Home > Local News > Army chief confirms adjustment of troops near Preah Vihear, but no withdrawal

Army chief confirms adjustment of troops near Preah Vihear, but no withdrawal

BANGKOK, Dec 20 – Thai army chief Gen Prayuth Chan-ocha on Monday
dismissed reports that the army has withdrawn troops from the disputed
area near the Preah Vihear temple, but said the Thai troop deployment
has been adjusted and that their Cambodian counterparts had begun such
moves first.

Gen Prayuth made his remarks as he was departing for Cambodia Monday to introduce himself after taking up his post.

The army chief, accompanied by the commanders of Thailand’s First and
Second Army Areas who supervise the territory adjacent to Cambodia, is
scheduled to discuss with his Cambodian counterpart regarding the
long-established relations between the two neighbouring countries and
the current dispute on several issues.

As Cambodia adjusted its troop deployment, the Thai Army chief said,”
and the 2nd Army Area think that our troop deployment should also be
adjusted to reduce possible confrontations.”

“With troops from both sides only 20-30 metres away from each other,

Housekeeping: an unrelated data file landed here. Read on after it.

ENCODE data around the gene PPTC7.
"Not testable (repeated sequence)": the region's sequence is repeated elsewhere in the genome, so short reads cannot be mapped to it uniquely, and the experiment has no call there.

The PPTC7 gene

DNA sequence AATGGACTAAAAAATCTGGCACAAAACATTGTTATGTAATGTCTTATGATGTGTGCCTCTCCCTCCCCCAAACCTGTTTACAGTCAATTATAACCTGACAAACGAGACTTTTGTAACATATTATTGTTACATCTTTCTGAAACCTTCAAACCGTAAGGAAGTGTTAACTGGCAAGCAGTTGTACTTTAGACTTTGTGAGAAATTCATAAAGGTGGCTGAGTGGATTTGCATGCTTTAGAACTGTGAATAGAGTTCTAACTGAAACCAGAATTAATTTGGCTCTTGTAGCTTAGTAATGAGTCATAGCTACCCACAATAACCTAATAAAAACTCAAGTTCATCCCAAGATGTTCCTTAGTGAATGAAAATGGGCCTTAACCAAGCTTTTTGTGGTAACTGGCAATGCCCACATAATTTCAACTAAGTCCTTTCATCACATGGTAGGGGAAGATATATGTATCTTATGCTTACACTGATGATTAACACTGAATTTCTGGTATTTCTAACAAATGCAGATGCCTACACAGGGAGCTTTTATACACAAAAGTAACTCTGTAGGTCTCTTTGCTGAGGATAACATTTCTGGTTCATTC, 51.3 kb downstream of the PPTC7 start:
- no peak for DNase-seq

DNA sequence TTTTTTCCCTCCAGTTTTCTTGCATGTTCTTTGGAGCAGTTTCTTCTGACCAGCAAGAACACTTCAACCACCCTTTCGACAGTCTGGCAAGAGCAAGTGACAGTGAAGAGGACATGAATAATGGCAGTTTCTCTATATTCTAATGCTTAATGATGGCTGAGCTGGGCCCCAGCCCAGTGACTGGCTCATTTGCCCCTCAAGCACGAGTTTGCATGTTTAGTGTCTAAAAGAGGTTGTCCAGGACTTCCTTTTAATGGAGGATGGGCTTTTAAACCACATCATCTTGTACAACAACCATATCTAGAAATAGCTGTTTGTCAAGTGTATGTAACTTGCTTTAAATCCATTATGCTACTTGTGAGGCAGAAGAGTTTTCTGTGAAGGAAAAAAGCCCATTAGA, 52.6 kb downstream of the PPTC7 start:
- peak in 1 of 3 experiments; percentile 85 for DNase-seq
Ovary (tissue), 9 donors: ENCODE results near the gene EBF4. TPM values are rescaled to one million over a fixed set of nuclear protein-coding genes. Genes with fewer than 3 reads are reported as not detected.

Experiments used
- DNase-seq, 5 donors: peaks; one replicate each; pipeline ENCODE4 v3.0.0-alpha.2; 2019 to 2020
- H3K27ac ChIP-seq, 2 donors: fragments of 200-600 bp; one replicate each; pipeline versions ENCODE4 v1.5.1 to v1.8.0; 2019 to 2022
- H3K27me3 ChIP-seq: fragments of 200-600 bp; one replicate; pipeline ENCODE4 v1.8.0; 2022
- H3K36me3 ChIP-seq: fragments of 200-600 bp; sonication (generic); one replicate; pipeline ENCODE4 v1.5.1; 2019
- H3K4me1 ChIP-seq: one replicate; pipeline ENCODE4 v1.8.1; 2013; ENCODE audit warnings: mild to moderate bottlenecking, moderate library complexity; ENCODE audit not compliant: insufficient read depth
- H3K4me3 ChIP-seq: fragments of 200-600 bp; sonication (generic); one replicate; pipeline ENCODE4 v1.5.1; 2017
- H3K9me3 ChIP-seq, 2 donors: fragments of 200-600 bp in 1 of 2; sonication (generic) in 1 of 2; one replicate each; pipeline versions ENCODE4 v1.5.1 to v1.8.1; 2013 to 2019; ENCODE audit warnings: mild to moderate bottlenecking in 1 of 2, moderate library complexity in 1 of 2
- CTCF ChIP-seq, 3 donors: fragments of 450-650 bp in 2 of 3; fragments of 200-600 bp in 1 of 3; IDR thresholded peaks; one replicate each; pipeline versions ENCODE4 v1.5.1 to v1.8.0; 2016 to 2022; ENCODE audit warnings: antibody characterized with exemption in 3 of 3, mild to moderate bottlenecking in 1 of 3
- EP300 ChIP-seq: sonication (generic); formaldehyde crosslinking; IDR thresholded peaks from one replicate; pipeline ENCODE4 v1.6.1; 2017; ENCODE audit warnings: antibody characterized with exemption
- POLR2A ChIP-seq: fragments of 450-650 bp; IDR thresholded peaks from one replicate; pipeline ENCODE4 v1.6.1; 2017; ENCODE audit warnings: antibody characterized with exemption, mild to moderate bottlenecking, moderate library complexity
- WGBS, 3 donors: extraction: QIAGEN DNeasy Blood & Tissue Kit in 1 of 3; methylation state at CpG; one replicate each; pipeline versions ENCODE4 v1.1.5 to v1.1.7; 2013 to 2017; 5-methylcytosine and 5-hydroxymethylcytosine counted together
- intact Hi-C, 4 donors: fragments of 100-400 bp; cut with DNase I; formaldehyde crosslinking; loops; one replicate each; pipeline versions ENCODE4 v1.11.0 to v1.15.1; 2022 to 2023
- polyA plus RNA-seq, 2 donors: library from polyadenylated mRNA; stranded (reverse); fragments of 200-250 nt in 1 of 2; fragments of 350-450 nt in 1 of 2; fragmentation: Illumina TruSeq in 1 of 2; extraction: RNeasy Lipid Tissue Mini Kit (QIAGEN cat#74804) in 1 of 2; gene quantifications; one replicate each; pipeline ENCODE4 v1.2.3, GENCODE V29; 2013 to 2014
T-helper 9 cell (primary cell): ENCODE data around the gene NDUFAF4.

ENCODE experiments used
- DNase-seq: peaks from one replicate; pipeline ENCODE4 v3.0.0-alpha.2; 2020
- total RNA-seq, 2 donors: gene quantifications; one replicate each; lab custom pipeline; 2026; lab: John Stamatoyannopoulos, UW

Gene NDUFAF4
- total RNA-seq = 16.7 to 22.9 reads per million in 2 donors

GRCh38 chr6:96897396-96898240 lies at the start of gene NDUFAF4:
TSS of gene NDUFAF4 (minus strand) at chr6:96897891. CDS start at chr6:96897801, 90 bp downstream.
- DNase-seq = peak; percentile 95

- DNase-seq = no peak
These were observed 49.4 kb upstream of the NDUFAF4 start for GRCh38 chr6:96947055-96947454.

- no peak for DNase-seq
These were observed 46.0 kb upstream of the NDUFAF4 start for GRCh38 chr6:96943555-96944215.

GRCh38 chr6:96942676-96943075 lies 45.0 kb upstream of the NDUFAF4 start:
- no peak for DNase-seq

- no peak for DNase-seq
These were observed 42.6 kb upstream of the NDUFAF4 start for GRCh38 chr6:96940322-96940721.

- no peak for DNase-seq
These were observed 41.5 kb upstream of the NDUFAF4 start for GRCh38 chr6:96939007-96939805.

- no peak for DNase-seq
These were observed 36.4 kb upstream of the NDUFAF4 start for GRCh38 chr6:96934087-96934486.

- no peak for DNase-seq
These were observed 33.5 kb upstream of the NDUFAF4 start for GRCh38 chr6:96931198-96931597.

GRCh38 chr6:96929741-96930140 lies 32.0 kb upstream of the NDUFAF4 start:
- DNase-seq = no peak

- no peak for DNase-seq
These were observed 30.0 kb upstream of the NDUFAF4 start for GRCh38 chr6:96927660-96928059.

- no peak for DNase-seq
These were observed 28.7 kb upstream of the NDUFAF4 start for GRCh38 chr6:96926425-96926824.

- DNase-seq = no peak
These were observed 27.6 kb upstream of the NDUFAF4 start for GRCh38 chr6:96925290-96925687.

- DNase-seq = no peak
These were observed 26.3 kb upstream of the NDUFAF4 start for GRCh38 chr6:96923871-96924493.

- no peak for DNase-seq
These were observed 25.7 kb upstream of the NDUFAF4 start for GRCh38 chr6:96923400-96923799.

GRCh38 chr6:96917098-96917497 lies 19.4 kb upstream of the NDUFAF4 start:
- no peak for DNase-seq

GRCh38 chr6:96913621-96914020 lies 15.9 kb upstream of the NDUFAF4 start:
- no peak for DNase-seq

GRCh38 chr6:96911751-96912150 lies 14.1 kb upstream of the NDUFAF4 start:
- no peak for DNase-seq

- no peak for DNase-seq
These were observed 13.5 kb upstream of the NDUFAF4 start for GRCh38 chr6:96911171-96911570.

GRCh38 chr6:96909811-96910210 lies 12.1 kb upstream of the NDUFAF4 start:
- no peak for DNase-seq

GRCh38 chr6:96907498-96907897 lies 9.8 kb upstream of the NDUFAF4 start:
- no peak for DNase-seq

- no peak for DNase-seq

clashes could possibly occur, so we just step out a bit from the area,”
Gen Prayuth said, while reaffirming that both Cambodia and Thailand
still maintain their army personnel in the disputed area to certify
that no party will infringe the existing agreement made by the two
kingdoms.

Gen Prayuth asserted that the soldiers are ready to return to their
posts near the disputed zone immediately if any untoward incident
occurs.

Prime Minister Abhisit Vejjajiva earlier asserted that Thai troops
stationed at the Thai-Cambodian border in Si Sa Ket province will not
be withdrawn when Cambodia reopens the border gate to the 11th century
Preah Vihear temple but said the military may consider a adjustment the
assignment of its troops.

Thailand and Cambodia have been at loggerheads over Preah Vihear since
the World Heritage Committee added it to the World Heritage List in
2008. The listing has nothing to do with the boundaries, but Thailand
feared Cambodia would use the disputed areas adjacent to the temple as
a buffer zone, particularly the 4.6 square metre area which is claimed
by both countries.

Since the conflict started, there has been a military standoff, on and
off, along the two countries’ border and several military clashes
resulted in limited casualties on both sides.

The International Court of Justice on June 15, 1962 ruled in favour of Cambodia, saying Preah Vihear belongs to the Khmers.

However, relations between Cambodian Prime Minister Hun Sen and Thai
Prime Minister Abhisit appear to have improved in recent months
following a series of meetings held on the sidelines of international
and regional summits. (MCOT online news)

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Categories: Local News
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